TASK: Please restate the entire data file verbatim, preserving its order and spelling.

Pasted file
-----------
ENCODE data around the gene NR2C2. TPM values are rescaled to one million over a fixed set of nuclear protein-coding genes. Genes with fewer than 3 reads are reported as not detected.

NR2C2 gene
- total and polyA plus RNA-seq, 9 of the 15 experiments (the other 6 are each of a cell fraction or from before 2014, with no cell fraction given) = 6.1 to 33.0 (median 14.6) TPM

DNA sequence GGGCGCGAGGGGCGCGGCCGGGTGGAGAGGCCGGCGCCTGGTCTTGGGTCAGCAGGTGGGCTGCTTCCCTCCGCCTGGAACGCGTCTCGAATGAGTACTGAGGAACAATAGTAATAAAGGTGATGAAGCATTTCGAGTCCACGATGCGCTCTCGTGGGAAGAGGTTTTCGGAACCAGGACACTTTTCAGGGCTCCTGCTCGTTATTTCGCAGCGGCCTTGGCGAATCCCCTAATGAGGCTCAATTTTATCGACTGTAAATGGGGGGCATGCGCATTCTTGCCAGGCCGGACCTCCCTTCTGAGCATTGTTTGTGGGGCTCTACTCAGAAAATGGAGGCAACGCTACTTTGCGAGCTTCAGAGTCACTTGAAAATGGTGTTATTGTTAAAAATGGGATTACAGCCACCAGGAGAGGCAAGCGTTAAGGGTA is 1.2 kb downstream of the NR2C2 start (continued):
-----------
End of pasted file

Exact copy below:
ENCODE data around the gene NR2C2. TPM values are rescaled to one million over a fixed set of nuclear protein-coding genes. Genes with fewer than 3 reads are reported as not detected.

NR2C2 gene
- total and polyA plus RNA-seq, 9 of the 15 experiments (the other 6 are each of a cell fraction or from before 2014, with no cell fraction given) = 6.1 to 33.0 (median 14.6) TPM

DNA sequence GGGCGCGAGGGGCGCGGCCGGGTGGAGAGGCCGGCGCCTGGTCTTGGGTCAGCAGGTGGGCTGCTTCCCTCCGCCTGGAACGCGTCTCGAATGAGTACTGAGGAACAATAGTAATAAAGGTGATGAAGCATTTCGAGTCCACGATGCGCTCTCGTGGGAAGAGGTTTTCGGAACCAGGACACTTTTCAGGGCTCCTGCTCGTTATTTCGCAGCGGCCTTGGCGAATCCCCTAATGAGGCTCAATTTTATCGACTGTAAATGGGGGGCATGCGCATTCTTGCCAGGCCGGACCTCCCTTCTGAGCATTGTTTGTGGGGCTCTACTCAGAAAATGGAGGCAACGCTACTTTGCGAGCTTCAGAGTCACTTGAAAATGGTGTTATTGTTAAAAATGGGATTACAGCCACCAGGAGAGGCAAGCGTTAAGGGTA is 1.2 kb downstream of the NR2C2 start (continued):